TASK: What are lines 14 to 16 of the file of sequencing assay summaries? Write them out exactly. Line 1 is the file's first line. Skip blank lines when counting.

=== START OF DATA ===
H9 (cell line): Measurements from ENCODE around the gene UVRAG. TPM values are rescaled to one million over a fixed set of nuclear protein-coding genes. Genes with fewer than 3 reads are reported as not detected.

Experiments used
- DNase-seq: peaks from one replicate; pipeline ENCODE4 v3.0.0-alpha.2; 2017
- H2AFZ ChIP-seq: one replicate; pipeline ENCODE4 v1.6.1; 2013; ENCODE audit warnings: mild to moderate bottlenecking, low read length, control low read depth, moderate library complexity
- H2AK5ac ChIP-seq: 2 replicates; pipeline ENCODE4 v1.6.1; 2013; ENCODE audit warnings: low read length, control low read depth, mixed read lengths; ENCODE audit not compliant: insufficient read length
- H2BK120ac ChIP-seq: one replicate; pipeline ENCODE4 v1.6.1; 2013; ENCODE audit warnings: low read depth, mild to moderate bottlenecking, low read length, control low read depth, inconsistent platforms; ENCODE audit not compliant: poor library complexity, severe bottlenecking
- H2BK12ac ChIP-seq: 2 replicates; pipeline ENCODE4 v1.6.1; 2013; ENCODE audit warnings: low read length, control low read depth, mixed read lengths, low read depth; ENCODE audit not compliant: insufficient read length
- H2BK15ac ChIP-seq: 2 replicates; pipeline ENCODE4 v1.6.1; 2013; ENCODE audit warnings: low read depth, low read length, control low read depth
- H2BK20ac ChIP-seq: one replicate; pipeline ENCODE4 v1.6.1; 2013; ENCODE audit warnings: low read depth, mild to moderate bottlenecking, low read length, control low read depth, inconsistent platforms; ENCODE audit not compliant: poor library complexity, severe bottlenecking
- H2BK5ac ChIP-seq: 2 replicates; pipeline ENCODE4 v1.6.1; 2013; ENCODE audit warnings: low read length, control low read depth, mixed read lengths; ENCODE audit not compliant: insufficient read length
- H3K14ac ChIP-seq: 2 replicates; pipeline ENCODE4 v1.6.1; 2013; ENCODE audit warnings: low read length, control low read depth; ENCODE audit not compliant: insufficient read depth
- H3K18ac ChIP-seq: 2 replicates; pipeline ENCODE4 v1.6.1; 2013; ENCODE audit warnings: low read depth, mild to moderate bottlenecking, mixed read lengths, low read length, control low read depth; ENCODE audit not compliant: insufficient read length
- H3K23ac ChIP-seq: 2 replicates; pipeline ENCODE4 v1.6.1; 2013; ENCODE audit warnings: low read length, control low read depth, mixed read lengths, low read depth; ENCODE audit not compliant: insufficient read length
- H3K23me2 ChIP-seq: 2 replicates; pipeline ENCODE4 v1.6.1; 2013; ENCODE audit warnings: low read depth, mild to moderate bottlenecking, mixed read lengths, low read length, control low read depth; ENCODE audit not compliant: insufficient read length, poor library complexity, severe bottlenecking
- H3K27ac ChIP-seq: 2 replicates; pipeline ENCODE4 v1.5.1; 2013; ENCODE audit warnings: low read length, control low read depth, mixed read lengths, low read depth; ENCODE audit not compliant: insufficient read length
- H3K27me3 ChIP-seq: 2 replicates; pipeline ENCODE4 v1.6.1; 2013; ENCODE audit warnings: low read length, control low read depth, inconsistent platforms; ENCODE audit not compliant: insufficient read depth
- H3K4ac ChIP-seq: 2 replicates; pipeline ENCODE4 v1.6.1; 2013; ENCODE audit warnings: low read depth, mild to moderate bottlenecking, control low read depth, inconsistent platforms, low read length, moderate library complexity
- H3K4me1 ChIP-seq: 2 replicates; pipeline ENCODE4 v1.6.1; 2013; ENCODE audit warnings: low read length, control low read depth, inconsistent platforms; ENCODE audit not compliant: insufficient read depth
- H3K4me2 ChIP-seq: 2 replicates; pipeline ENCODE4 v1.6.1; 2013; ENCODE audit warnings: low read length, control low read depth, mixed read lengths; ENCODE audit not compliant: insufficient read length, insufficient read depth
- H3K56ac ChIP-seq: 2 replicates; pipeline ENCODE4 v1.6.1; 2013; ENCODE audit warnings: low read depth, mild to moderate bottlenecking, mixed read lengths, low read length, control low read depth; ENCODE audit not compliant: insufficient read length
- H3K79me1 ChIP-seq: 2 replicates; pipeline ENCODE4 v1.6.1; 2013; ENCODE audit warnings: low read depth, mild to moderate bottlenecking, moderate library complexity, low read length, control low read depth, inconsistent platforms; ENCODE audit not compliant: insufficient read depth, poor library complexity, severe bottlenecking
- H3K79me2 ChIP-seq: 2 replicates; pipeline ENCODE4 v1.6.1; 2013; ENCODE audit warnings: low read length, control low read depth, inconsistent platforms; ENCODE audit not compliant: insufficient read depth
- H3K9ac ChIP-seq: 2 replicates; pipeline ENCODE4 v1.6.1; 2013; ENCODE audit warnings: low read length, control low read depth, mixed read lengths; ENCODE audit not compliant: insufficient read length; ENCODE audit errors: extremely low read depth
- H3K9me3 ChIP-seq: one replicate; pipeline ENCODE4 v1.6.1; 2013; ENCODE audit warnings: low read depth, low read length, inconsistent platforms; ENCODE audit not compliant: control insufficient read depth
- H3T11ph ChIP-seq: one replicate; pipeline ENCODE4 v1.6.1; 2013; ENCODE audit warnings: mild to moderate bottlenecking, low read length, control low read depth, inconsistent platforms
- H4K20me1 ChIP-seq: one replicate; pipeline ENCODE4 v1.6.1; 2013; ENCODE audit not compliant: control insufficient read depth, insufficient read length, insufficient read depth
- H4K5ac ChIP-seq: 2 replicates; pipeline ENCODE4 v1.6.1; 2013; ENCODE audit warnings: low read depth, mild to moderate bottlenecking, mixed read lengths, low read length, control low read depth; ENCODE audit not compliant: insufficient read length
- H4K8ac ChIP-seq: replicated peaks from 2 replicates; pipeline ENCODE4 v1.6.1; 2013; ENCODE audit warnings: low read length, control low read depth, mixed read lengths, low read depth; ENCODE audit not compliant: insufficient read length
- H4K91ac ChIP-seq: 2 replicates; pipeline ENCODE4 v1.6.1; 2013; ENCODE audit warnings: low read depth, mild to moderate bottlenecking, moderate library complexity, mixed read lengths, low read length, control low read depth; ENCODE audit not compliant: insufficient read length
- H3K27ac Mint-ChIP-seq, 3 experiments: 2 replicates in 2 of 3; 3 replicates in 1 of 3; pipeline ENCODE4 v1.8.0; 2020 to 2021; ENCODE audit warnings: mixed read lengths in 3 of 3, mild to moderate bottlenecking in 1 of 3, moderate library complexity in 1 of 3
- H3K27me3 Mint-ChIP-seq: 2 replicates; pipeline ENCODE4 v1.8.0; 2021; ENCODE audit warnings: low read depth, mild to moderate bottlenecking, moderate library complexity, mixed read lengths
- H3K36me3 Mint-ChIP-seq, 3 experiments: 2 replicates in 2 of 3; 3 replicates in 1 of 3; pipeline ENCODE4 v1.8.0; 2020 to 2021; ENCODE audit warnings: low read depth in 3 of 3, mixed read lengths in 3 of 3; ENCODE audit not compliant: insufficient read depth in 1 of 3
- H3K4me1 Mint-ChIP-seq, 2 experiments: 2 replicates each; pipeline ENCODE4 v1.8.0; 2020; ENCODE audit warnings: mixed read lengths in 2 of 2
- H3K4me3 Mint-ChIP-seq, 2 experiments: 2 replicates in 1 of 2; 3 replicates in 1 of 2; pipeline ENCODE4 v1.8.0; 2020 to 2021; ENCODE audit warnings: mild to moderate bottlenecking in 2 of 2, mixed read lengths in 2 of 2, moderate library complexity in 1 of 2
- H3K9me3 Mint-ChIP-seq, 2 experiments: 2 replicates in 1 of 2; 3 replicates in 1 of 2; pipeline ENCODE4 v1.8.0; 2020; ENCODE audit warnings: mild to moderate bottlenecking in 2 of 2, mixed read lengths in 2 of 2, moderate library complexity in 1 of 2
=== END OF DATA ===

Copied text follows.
- H3K23me2 ChIP-seq: 2 replicates; pipeline ENCODE4 v1.6.1; 2013; ENCODE audit warnings: low read depth, mild to moderate bottlenecking, mixed read lengths, low read length, control low read depth; ENCODE audit not compliant: insufficient read length, poor library complexity, severe bottlenecking
- H3K27ac ChIP-seq: 2 replicates; pipeline ENCODE4 v1.5.1; 2013; ENCODE audit warnings: low read length, control low read depth, mixed read lengths, low read depth; ENCODE audit not compliant: insufficient read length
- H3K27me3 ChIP-seq: 2 replicates; pipeline ENCODE4 v1.6.1; 2013; ENCODE audit warnings: low read length, control low read depth, inconsistent platforms; ENCODE audit not compliant: insufficient read depth